I'm fat. But I'm still a person, even though I'm fat. And the comments that have been made here about fat people in the last couple days have hurt me in ways that I can't even begin to describe. Not everyone has made them. But enough people have that it's made me wonder whether I should stay, since I'm still unacceptably fat.

    For the record: I'm 5'10", I weigh (about) 325 pounds, and my BMI is 47 point something. By any standard, I'm still morbidly obese. I wear a 2XL t-shirt and size 52/28 jeans. I'm still one of the fatties, even though I'm Primal. And when I read someone in these forums saying "my, she is a bit of a fat biffa," or someone saying that fat dieticians have no credibility, it hurts. Like I said above, I've been helping people on this forum with cholesterol questions for six months now.

    Now that you all know that I'm still one of those disgusting fatties, did my credibility just disappear?

    Thanks for reading, and listening, and thinking about this. I haven't been able to reconcile my deep-seated belief that we all deserve to be treated equally, even if we aren't taking care of ourselves or are different in ways that people don't like, with the physical-fitness-(by which people mean a ripped body like Mark's)-is-everything viewpoints of some of the folks on these forums. The comments and insinuations I read about fat people here in the last couple of days really hurt, and made me decide it was time for me to speak out.

    I'm just asking, please, that while you try to help people with Primal nutrition and exercise and so forth, be kind to the fat person who has to sit next to you in the airline seat, or the bus, or the train, or on the bench... because for all you know, that fat person might be me, or my husband... or a grieving woman on her way to her mother's deathbed.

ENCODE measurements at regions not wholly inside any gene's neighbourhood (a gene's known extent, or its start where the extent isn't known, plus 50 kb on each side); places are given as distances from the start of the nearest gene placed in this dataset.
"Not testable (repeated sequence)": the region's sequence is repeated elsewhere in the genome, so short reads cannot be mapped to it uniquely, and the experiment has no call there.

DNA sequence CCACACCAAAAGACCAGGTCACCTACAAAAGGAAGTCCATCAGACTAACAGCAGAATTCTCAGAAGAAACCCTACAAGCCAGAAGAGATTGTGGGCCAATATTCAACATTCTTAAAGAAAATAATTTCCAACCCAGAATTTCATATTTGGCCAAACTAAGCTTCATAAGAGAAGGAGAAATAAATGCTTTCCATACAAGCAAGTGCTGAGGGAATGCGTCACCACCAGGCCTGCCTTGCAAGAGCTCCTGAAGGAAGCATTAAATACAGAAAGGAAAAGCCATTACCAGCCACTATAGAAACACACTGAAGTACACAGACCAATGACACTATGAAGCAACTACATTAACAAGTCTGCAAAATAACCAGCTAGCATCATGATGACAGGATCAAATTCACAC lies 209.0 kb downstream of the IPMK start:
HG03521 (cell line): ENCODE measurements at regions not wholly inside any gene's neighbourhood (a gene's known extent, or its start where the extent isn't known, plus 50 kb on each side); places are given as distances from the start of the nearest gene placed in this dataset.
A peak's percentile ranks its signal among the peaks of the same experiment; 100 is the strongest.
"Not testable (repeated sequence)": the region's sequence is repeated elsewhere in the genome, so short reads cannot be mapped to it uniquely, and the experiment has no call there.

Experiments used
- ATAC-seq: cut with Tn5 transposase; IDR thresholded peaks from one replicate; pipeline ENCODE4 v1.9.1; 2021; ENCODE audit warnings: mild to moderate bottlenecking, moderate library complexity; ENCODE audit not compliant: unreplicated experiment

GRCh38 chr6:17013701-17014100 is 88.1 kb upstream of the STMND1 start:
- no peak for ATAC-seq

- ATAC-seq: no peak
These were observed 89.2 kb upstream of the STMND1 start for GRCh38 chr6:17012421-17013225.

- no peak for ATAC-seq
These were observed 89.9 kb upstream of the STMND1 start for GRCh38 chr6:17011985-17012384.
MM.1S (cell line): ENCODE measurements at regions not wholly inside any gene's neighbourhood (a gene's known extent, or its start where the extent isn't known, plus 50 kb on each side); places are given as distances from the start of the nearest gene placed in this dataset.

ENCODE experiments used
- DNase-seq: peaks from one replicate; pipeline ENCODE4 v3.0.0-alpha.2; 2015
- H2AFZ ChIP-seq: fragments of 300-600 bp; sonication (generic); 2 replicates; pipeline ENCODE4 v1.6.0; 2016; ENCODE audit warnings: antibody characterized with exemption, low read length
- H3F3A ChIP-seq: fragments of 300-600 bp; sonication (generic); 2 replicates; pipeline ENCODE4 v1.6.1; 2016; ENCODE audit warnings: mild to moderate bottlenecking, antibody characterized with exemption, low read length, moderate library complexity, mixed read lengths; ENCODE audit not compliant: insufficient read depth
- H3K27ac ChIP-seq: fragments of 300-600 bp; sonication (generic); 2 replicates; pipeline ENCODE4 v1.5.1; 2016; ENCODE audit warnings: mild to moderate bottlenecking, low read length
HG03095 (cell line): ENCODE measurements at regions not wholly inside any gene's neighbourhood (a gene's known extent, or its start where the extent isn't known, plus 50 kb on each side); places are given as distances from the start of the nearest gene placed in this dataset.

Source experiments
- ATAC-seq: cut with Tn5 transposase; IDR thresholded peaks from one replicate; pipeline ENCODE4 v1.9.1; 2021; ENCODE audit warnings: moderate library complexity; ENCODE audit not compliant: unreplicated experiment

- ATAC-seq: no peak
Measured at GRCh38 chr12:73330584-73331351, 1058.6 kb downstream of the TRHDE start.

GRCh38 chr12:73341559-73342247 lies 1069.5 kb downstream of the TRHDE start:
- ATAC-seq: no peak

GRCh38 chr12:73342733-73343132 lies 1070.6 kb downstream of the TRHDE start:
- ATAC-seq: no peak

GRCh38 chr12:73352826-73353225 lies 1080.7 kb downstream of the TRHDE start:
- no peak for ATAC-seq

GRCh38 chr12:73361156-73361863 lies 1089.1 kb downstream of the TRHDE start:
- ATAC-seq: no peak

Kate's story is here:

    Primal eating in a nutshell: If you are hungry, eat Primal food until you are satisfied (not stuffed). Then stop. Wait until you're hungry again. Repeat.

    Looking for my Cholesterol Primer? Here it is:

    Ditch the scale!:

    My Success Story:

  • #2

    Griff the link doesn't work. thanks for sharing, will reply soon but am reflecting on what to say


    • #3

      Hi Jedi,

      Yeah, I just tried to click on it, and apparently Salon is down for maintenance. It'll come back up.

      Primal eating in a nutshell: If you are hungry, eat Primal food until you are satisfied (not stuffed). Then stop. Wait until you're hungry again. Repeat.

      Looking for my Cholesterol Primer? Here it is:

      Ditch the scale!:

      My Success Story:


      • #4

        Thank you for saying it, Griff. It means a lot to me, primal, but still fat too.


        • #5